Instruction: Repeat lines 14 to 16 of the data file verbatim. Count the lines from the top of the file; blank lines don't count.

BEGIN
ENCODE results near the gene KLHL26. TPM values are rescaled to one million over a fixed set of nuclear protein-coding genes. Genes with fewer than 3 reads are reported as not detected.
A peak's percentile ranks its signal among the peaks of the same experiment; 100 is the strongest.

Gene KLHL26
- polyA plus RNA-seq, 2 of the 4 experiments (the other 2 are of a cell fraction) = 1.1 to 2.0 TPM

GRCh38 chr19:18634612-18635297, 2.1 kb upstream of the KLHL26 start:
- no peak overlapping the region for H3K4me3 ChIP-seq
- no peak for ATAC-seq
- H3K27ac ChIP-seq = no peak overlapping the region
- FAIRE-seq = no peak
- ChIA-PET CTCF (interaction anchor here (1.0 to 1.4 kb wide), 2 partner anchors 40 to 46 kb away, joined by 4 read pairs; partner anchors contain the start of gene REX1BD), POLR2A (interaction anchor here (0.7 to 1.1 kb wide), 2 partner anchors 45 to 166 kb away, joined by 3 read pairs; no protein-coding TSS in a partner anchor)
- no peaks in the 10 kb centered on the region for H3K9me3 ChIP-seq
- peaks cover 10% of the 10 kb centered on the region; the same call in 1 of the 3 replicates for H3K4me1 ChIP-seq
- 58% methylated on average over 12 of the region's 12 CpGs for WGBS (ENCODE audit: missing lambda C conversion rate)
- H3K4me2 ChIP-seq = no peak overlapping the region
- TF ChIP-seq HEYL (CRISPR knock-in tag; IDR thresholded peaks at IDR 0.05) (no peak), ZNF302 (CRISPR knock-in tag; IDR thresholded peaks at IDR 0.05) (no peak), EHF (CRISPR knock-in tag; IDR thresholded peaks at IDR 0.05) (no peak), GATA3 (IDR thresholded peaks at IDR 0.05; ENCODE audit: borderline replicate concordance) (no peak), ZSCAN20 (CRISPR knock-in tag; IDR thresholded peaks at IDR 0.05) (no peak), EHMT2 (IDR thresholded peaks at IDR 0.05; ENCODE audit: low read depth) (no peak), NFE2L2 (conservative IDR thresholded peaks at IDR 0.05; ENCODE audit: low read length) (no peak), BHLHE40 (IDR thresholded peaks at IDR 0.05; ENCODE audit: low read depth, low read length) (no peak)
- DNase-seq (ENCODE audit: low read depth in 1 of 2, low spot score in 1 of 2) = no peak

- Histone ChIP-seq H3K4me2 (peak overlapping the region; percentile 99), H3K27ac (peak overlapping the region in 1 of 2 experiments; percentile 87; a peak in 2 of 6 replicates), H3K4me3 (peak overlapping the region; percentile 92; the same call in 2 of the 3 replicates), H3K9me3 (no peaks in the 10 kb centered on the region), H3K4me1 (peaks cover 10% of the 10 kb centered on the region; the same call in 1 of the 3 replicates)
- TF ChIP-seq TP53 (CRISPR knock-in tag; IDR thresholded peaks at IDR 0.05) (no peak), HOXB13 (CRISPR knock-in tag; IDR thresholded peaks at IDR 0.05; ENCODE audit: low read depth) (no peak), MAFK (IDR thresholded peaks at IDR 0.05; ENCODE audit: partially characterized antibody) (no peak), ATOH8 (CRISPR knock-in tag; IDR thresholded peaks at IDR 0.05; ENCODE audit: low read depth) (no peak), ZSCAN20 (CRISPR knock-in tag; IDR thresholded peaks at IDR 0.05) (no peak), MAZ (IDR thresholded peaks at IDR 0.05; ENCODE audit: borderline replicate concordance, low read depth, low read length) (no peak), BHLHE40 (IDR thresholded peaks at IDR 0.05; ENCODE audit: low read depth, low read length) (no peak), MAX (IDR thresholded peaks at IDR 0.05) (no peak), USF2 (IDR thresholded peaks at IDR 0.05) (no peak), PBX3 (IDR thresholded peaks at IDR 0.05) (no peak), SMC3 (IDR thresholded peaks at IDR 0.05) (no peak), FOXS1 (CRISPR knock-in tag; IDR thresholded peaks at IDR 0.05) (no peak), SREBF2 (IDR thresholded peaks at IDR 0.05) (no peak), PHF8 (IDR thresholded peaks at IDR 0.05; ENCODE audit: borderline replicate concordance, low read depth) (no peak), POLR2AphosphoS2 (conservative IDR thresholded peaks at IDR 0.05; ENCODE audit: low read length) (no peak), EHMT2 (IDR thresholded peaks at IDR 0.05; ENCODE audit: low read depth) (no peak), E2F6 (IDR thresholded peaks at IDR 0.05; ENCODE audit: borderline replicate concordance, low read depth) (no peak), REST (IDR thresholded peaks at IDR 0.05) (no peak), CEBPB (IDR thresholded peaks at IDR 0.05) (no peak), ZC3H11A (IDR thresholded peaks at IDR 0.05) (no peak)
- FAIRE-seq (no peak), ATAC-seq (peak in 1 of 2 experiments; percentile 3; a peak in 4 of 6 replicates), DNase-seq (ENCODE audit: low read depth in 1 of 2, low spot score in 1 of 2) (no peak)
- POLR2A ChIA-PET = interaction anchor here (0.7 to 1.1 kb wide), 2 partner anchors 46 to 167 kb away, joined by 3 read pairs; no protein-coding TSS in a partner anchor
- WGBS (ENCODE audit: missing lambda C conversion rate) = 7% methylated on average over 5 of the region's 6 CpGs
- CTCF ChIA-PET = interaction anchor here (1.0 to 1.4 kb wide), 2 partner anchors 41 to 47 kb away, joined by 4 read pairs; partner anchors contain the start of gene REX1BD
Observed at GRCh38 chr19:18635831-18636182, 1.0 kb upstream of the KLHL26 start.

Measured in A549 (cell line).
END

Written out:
- H3K4me2 ChIP-seq = no peak overlapping the region
- TF ChIP-seq HEYL (CRISPR knock-in tag; IDR thresholded peaks at IDR 0.05) (no peak), ZNF302 (CRISPR knock-in tag; IDR thresholded peaks at IDR 0.05) (no peak), EHF (CRISPR knock-in tag; IDR thresholded peaks at IDR 0.05) (no peak), GATA3 (IDR thresholded peaks at IDR 0.05; ENCODE audit: borderline replicate concordance) (no peak), ZSCAN20 (CRISPR knock-in tag; IDR thresholded peaks at IDR 0.05) (no peak), EHMT2 (IDR thresholded peaks at IDR 0.05; ENCODE audit: low read depth) (no peak), NFE2L2 (conservative IDR thresholded peaks at IDR 0.05; ENCODE audit: low read length) (no peak), BHLHE40 (IDR thresholded peaks at IDR 0.05; ENCODE audit: low read depth, low read length) (no peak)
- DNase-seq (ENCODE audit: low read depth in 1 of 2, low spot score in 1 of 2) = no peak